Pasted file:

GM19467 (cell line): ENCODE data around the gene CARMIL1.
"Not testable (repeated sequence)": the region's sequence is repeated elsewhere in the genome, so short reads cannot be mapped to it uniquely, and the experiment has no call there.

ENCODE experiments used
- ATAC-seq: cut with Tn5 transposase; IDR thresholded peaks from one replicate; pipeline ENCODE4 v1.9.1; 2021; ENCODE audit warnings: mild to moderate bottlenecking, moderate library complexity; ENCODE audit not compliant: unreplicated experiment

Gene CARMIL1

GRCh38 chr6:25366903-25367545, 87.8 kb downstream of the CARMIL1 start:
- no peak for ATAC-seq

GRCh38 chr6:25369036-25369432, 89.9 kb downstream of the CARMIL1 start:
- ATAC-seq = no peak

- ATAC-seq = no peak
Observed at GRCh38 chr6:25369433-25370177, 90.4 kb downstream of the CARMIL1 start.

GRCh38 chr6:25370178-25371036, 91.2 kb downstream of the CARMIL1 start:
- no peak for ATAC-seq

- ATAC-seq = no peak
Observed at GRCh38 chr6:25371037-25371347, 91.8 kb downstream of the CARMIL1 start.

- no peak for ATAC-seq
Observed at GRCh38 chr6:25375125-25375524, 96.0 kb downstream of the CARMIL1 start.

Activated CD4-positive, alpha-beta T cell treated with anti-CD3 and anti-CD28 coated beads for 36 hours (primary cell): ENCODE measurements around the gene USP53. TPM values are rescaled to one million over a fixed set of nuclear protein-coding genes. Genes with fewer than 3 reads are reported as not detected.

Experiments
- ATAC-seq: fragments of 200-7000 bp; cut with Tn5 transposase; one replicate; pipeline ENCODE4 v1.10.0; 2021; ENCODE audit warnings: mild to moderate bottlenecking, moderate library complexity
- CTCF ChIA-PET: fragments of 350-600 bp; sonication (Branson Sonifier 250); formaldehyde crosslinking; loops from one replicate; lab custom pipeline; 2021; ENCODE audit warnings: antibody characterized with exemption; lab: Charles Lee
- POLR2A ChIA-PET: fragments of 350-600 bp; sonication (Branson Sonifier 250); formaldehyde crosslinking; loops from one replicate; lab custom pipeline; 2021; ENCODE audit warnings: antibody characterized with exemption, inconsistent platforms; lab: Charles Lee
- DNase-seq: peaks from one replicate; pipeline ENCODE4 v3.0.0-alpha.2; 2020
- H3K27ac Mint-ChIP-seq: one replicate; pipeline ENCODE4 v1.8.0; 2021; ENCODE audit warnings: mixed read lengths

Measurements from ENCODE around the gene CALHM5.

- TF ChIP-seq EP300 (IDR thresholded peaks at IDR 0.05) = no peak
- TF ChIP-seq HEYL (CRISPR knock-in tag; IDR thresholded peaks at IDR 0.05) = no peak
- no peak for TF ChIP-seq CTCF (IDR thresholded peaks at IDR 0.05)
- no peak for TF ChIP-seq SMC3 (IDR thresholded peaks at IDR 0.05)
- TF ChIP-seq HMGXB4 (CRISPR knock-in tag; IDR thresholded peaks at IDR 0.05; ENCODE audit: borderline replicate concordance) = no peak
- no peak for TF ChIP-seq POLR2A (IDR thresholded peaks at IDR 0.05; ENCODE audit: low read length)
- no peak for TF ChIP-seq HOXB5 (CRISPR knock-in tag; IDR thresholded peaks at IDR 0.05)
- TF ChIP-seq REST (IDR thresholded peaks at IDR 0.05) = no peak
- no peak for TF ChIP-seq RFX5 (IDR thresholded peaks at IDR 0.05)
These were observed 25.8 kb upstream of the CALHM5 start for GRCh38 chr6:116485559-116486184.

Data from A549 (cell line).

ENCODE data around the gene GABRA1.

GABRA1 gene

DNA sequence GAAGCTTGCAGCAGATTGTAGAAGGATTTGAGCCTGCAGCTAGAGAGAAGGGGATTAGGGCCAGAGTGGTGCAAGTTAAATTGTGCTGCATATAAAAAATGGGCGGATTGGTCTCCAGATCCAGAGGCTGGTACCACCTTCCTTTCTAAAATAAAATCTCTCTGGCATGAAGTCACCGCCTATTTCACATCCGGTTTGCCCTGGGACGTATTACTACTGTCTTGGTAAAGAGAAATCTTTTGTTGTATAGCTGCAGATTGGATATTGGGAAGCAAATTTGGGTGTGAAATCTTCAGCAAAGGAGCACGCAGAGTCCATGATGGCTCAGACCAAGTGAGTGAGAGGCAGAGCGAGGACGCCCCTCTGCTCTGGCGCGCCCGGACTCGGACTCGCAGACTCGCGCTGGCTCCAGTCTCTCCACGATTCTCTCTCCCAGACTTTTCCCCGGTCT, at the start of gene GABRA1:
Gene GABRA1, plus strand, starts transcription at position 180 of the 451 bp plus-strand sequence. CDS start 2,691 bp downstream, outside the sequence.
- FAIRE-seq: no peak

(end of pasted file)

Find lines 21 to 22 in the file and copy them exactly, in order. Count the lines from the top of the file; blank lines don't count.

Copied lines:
- CTCF ChIA-PET: fragments of 350-600 bp; sonication (Branson Sonifier 250); formaldehyde crosslinking; loops from one replicate; lab custom pipeline; 2021; ENCODE audit warnings: antibody characterized with exemption; lab: Charles Lee
- POLR2A ChIA-PET: fragments of 350-600 bp; sonication (Branson Sonifier 250); formaldehyde crosslinking; loops from one replicate; lab custom pipeline; 2021; ENCODE audit warnings: antibody characterized with exemption, inconsistent platforms; lab: Charles Lee